A published report calculates that about 3.8 million trees in China are cut annually for the production of disposable chopsticks, contributing to the loss of China’s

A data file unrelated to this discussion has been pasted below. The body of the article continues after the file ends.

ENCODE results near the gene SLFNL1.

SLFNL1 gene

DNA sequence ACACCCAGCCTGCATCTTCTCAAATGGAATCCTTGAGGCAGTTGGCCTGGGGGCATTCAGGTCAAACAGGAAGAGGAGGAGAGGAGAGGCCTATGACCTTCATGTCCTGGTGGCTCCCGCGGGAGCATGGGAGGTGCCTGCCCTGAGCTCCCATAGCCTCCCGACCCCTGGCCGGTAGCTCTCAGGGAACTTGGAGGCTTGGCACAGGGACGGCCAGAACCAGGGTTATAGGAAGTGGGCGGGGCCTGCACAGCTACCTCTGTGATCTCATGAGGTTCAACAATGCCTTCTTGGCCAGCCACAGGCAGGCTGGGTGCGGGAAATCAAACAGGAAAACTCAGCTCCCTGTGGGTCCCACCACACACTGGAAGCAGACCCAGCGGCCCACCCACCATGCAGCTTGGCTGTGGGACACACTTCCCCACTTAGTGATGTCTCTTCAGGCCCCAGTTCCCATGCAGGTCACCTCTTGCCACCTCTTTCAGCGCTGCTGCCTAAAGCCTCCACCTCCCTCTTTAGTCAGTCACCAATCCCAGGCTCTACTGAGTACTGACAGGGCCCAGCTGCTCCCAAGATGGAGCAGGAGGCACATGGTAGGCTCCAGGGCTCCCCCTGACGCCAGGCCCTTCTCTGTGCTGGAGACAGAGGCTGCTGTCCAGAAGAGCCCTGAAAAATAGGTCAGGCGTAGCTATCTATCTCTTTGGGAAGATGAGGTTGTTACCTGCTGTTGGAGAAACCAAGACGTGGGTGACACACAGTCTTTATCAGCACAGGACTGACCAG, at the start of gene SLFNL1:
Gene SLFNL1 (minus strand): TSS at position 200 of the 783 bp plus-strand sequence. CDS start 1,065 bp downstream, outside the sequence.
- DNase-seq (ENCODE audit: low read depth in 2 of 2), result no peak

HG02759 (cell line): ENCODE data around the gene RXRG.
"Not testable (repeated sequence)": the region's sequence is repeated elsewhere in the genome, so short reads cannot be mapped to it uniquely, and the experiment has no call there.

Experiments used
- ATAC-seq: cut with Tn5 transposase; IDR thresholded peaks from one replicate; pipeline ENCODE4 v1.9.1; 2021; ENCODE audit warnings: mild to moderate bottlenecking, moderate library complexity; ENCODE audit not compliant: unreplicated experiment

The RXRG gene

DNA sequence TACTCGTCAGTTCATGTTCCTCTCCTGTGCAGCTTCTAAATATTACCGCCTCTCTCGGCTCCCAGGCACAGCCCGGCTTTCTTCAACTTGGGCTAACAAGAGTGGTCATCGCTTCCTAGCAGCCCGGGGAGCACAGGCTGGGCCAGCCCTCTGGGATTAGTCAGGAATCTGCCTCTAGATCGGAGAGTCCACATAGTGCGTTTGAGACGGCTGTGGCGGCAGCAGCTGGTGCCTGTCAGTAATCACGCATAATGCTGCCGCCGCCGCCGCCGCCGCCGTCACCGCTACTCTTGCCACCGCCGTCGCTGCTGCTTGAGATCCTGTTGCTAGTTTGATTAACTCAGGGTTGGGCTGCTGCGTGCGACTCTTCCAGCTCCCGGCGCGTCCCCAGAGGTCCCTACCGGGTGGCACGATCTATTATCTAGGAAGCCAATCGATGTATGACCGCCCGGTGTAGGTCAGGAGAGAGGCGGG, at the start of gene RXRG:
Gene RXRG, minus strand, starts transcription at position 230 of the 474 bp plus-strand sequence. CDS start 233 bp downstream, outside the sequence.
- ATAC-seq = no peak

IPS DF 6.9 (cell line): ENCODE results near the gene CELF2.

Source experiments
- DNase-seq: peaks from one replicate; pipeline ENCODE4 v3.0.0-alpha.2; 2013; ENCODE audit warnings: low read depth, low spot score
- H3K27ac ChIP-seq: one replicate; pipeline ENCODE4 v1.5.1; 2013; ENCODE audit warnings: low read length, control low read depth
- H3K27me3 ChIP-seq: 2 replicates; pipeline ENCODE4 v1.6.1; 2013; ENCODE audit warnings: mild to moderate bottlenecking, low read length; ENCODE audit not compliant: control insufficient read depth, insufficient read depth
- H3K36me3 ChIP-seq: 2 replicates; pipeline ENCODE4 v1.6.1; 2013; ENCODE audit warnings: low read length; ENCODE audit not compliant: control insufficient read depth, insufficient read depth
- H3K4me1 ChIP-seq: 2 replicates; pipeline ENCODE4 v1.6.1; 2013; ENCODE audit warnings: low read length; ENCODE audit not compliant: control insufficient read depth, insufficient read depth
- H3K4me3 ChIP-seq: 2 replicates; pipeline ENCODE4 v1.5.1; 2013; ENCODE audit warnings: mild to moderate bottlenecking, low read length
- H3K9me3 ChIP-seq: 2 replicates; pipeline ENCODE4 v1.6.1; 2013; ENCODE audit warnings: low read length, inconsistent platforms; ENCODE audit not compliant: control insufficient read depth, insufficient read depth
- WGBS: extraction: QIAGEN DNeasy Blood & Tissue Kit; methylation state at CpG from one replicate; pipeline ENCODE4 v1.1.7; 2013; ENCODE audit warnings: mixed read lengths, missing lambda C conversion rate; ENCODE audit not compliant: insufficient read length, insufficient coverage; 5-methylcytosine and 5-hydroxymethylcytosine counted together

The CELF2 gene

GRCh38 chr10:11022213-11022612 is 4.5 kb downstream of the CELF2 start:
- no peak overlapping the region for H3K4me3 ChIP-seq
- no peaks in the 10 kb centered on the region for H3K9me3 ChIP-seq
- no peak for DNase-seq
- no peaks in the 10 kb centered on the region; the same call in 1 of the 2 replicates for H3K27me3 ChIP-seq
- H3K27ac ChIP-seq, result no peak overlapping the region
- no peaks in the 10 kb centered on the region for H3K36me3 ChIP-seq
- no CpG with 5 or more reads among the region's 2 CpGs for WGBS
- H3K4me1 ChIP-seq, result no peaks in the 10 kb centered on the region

regional forests. According to a report in the New York Times’ Green blog, about half of those chopsticks are used in China, 39 percent in Japan, 12 percent in South Korea, and 1 percent in the United States. Environmental activists say that wooden utensils can be phased out, and China has taken steps to discourage their use, imposing a tax on disposable chopsticks in 2007. In addition, more than 2,000 restaurants in Beijing and Guangzhou have stopped using wooden chopsticks in favor of reusables, which have a lifespan of about 130 meals. Last year, students from 200 Chinese universities built a series of “trees” using 80,000 discarded chopsticks and displayed them in a busy Beijing mall to call attention to the issue. In Japan, however, many restaurants have resisted switching to reusable chopsticks.